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What will our memories be of this time?

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We have seen neighbors helping neighbors and a collective awareness raised about the needs of our fellow person. From these difficult and dark moments, moments of light and beauty have emerged.

Michael
Reardon

This pandemic has been extraordinarily challenging. Everyone will experience a direct impact on their lives during these days: some lasting, some fleeting, some trivial, some grave. Regardless of your station in life, you have been impacted by COVID-19.

This moment in history is being seared into our collective memory and into the history books for generations to come. My question is: what will the history books say? What will our memories be of this time?

We should never forget the losses people faced over these last few months. The deaths of loved ones, compounded by an inability to grieve with family and friends is a pain that too many people have endured. Not knowing if there would be money for rent or to put groceries on the table because hours were cut or businesses shut down should not be forgotten. These real and raw moments have directly impacted every person on this planet and will have an impact for years to come.

Will we focus on the stories of sickness and death, increased rates of depression, anxiety, and substance abuse, loss of jobs and housing instability? Will we think back about the extreme disruption and lament the lost opportunities; life interrupted and plans put on hold? These are all legitimate and powerful things to remember and none of them should be forgotten, but should this be the dominant message from these challenging days?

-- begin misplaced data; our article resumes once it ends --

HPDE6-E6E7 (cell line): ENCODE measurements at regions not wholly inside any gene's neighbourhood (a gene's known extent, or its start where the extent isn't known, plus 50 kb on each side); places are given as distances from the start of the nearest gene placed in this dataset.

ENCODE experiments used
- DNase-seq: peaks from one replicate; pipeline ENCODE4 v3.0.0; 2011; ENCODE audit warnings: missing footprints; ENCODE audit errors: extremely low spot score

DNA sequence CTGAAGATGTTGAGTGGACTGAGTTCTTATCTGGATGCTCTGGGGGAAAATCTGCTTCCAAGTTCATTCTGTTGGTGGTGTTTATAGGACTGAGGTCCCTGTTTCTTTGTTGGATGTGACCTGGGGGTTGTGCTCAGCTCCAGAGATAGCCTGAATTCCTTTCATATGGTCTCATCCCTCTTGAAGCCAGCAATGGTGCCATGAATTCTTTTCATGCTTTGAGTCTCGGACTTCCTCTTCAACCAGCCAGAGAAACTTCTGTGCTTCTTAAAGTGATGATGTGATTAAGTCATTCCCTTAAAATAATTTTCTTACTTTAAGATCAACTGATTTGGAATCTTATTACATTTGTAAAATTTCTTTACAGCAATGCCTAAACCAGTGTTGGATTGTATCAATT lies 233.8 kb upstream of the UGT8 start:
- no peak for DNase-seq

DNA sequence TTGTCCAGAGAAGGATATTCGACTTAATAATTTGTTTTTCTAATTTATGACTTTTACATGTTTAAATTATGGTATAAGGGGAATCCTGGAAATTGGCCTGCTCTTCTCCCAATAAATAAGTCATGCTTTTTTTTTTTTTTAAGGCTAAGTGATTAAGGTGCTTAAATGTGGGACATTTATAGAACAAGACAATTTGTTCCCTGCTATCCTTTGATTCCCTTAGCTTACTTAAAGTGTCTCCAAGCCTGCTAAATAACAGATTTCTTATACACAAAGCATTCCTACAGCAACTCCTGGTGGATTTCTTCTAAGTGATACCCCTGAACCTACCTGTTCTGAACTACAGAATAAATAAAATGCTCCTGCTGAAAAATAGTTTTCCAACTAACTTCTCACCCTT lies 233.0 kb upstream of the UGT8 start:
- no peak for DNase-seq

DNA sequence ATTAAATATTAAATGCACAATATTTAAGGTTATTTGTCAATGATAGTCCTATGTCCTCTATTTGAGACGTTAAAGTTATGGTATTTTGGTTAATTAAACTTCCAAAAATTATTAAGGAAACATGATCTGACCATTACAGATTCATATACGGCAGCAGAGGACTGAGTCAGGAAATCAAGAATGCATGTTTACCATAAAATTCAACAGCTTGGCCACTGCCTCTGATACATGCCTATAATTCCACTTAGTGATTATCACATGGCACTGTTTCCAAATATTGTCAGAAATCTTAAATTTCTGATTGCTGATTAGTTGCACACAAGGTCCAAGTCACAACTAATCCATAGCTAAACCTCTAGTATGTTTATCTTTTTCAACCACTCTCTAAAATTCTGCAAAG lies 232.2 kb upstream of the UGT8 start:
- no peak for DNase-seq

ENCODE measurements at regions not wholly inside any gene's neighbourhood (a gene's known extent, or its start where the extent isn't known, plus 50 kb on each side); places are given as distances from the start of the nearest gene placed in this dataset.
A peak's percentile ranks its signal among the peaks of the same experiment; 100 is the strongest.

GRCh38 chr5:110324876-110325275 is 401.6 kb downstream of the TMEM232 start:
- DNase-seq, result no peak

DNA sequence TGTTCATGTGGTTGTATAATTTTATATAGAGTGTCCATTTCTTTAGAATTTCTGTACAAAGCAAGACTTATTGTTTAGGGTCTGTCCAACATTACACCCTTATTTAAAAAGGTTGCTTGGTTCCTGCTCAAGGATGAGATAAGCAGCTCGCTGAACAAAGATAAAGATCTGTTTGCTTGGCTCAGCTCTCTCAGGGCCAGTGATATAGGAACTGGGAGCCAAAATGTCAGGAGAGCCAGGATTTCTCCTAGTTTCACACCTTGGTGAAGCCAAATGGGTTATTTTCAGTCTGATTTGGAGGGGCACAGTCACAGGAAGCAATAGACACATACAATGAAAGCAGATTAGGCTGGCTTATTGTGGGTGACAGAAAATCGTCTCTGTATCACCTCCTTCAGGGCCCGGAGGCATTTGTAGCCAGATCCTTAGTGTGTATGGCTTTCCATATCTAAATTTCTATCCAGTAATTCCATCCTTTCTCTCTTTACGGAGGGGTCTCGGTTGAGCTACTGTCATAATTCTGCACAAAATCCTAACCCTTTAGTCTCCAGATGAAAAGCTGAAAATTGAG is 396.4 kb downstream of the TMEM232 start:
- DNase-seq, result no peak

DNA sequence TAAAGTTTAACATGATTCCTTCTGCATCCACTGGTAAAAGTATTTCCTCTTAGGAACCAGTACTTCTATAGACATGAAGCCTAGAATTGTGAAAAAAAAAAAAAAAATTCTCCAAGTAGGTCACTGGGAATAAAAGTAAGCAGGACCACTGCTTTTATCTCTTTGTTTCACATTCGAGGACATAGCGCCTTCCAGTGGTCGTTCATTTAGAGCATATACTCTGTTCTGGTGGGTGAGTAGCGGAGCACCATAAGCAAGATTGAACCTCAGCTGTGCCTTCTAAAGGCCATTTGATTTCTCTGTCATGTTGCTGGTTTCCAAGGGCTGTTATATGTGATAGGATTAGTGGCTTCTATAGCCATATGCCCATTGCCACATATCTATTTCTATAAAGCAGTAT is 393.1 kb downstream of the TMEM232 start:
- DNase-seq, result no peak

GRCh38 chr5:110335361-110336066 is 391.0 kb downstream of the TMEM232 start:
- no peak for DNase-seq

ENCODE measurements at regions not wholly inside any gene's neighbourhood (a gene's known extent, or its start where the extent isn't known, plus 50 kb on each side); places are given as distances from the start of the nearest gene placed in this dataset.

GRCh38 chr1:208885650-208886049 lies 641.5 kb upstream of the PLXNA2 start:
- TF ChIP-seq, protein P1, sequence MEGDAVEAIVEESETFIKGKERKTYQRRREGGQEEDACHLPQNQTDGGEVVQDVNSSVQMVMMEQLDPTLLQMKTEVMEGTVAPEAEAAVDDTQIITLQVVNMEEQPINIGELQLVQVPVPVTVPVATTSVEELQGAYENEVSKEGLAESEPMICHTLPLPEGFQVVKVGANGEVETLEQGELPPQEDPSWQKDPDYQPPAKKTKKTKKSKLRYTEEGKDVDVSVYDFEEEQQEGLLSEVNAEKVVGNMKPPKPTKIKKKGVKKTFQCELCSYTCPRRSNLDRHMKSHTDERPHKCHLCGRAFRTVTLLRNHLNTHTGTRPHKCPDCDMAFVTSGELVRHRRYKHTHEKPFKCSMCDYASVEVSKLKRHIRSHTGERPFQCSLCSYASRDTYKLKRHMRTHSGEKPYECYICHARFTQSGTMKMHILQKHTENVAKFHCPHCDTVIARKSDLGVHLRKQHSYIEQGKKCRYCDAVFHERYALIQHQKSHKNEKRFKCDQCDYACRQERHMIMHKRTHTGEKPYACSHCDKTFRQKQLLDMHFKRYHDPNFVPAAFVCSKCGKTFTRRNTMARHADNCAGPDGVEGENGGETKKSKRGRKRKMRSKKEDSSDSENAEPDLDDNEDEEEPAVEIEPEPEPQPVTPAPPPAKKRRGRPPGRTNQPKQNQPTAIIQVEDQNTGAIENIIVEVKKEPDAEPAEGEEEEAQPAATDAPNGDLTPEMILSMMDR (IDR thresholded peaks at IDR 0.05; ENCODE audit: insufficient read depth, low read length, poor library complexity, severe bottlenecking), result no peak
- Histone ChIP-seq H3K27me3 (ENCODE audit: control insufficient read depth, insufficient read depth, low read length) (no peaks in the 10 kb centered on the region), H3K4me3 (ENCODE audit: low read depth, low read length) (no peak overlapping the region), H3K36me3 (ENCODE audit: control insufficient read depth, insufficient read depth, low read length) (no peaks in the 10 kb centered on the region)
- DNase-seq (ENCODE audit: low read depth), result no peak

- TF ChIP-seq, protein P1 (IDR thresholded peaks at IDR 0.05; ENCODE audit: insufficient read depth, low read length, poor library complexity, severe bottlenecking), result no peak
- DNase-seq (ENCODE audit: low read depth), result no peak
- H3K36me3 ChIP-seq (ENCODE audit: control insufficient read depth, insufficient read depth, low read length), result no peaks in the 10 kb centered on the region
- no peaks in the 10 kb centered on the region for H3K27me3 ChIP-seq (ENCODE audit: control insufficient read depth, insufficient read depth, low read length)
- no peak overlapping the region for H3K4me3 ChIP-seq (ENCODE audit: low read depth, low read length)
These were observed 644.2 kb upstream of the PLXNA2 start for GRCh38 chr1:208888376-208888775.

My favorite feature in any church or chapel is the representation of the Stations of the Cross. For me, these images of a real person facing humiliation, torture, experiencing the heartbreak of saying good-bye to his own mother and ultimately accepting death upon a cross, is one of the most powerful things to reflect on. It reminds me that Jesus was a real person with choices and relationships, unjustly convicted and sentenced to die. This is a powerful and depressing thought, but it is not the end.

We must not ignore the Passion of Jesus Christ. We must try and comprehend his humanity, the pain and suffering he endured but we must not dwell too long on it. Instead, we must turn to the joy of the Resurrection and focus on the goodness that came from the suffering of Jesus. It does not take away the very real pain that he endured and nor should it. We must never forget the suffering as it is a reminder that we should always seek justice and to treat others with dignity and humanity.

The treatment of others is what I hope dominates the collective memory. During these times of challenge, people have responded with generosity and compassion. We have seen neighbors helping neighbors and a collective awareness raised about the needs of our fellow person. From these difficult and dark moments, moments of light and beauty have emerged.

At the Catholic Schools Foundation, countless people have reached out wanting to help, wanting to share their resources with others, wanting to make a difference. This will be my memory of the pandemic. My memory will be of people being there for our students, their neighbors, and our community.

As this pandemic rages on, it is easy to lose hope and focus on all that has been lost. Our challenge is to remember the moments of goodness and light that have pierced the darkness and pray that these moments continue beyond the pandemic. Let us always look not at the sorrow of the Passion but to the joy and hope of the Resurrection.

- Michael B. Reardon is executive director of the Catholic Schools Foundation, www.CSFBoston.org.



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